UCL Psychology and Language Sciences

Dr Stephen Butler

Dr Stephen Butler

Senior Lecturer

Clinical, Edu & Hlth Psychology

Div of Psychology & Lang Sciences

Joined UCL
20th Nov 2000

Research summary

My research interests are primarily around trying to understand the mental health adjustment of young people and their families, and to evaluate interventions designed to help them. I supervise a wide range of DCLinPsy theses in the area of child clinical psychology and, as detailed below, am involved in RCT evaluations of MST in the UK, a gold standard treatment for adolescent antisocial behaviour developed in the U.S. and now being evaluated and disseminated in the UK and across Europe. Finally, I am currently developing a scale of measuring antisocial beliefs and attitudes in young people and investigating the impact of cultural values such as materialism on their behaviour.  

Teaching summary

As a staff member of the DClinPsy program for the past twelve years, I have contributed to the development of the child clinical teaching while also lecturing at the undergraduate level and for the Doctorate in Educational Psychology around mental health problems in children and adolescents. As noted above, I am currently contributing to the teaching of core evidence-based skills for CY-IAPT trainees, that is child mental health professionals working with children from mental health trusts in London and the South-East.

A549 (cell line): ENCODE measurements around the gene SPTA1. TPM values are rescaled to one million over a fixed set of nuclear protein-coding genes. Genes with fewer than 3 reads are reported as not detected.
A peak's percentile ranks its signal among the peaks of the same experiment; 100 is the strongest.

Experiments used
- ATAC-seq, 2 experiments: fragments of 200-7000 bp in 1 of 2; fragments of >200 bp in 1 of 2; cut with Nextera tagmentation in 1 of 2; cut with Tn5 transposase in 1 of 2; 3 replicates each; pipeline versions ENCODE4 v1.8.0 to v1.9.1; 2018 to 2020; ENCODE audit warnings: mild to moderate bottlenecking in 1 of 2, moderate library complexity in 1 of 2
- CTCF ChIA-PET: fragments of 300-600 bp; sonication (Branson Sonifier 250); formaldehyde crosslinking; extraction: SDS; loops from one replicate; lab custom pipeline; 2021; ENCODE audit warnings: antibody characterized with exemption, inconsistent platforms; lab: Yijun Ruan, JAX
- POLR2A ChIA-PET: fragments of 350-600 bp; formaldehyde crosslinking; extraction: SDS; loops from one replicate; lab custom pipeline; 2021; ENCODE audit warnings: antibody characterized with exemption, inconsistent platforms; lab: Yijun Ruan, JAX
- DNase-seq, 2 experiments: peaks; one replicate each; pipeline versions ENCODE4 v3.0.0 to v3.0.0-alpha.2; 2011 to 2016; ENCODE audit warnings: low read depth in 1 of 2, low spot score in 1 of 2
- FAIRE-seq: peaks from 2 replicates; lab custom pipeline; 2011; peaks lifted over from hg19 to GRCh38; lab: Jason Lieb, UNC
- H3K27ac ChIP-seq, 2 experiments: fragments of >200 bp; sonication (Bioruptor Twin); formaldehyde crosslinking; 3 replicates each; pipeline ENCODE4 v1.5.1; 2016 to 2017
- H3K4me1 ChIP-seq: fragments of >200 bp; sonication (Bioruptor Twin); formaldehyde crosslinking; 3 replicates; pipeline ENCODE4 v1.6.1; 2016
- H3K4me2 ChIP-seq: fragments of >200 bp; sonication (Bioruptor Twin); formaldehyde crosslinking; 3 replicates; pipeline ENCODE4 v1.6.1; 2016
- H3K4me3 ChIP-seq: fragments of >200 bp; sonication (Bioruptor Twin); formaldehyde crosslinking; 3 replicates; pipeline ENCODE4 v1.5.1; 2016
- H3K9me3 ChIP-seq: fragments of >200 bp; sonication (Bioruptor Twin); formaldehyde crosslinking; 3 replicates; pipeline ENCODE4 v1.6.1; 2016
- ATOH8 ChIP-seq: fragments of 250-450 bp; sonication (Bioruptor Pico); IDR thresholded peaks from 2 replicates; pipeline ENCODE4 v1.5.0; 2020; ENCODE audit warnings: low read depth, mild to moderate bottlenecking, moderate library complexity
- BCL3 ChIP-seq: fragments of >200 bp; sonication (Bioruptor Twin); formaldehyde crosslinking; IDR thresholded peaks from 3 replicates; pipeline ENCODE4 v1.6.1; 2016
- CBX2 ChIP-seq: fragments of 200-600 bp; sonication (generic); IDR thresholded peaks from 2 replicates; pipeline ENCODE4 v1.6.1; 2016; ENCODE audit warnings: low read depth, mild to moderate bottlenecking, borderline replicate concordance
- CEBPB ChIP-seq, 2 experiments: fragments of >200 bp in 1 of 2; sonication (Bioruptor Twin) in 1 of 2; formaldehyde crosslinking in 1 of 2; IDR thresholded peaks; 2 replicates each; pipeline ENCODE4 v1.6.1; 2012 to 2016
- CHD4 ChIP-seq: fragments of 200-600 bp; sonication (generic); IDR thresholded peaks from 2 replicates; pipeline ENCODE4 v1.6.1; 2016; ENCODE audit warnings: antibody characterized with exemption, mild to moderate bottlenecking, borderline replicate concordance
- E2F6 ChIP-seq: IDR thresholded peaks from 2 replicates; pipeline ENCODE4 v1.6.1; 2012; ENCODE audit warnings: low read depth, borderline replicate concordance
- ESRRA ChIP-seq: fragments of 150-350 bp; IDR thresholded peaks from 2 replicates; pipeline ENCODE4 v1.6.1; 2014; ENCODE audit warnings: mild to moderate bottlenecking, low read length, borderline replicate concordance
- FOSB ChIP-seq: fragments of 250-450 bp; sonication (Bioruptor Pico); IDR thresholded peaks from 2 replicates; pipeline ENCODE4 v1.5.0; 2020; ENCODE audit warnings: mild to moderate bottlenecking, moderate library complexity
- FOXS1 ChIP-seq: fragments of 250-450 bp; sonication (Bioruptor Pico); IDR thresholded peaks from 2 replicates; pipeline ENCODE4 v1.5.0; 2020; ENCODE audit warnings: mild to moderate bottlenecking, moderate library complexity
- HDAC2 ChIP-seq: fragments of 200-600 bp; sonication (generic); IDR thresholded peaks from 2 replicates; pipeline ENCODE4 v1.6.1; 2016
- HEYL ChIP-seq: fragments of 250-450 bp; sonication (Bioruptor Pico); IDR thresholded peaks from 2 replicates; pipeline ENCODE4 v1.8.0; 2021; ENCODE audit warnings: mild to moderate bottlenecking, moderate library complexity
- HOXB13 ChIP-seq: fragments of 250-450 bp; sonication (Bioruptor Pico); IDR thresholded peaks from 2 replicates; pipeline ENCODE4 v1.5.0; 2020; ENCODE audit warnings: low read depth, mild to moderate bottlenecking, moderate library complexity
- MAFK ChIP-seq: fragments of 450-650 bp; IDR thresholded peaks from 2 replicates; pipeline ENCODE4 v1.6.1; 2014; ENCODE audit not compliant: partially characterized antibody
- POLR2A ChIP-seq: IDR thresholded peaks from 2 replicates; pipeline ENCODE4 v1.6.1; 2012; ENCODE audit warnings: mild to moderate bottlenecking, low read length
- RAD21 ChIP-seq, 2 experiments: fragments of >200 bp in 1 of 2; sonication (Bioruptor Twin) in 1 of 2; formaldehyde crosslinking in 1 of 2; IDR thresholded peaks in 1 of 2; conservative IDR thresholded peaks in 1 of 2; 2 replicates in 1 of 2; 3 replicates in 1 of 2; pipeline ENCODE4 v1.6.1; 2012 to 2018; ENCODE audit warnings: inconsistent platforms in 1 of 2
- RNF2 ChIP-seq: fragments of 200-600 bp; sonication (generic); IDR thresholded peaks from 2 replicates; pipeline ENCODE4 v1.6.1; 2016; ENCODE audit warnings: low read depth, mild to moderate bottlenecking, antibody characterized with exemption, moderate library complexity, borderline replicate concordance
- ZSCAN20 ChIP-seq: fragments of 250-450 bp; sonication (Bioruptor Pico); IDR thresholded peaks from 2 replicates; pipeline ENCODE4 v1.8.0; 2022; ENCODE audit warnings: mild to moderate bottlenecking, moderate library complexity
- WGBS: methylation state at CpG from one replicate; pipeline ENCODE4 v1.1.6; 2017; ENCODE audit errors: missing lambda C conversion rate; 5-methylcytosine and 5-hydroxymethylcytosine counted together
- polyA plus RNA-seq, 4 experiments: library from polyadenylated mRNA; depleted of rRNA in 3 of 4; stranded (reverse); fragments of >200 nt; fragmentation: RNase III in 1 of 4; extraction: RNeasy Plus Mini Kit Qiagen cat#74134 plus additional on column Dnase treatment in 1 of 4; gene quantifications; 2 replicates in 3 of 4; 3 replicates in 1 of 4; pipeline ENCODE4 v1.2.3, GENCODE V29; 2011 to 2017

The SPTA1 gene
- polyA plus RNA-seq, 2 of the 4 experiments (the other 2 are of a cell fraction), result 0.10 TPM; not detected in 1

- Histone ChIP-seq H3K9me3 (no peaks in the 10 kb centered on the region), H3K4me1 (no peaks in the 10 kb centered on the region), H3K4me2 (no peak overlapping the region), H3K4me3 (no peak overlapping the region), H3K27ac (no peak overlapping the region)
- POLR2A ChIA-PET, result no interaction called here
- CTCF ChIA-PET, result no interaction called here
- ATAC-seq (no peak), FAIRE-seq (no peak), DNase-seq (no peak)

Courtauld Institute of Art
MA, History of Art | 2000
University of Ottawa
PhD, Clinical Psychology | 1987
Trent University, Peterborough Ontario
BSc Hons, Psychology | 1981
Trent University, Peterborough Ontario
BA, Psychology | 1980


I am a Senior Lecturer in the Research Department of Clinical, Educational and Health Psychology at UCL and and a Co-investigator and Project Co-ordinator for two randomised control trials of multi-systemic therapy (MST) led by Professor Peter Fonagy at UCL and funded by the Department of Health and Department of Education. These RCTs are the START and STEPS-B MST trials, one a large multi-site trial investigating the impact of MST on antisocial behaviour and the second studying the effectiveness of MST on intervening with problem-sexual behaviour in adolescents. My interest in MST has grown out of my broader experience as a scientist-practitioner working with young people and families in Canada and the UK, especially where young people show serious problems with antisocial behaviour, as well as leading the evaluation of the first study of MST in the UK carried out at the Brandon Centre in London. Finally, I am a Co-Lead for UCL for Children and Young People-Improving Access to Psychology Therapies (CY-IAPT) initiative, a government funded program designed to improve the quality and breadth of evidence-based services available to young people and their families in the UK.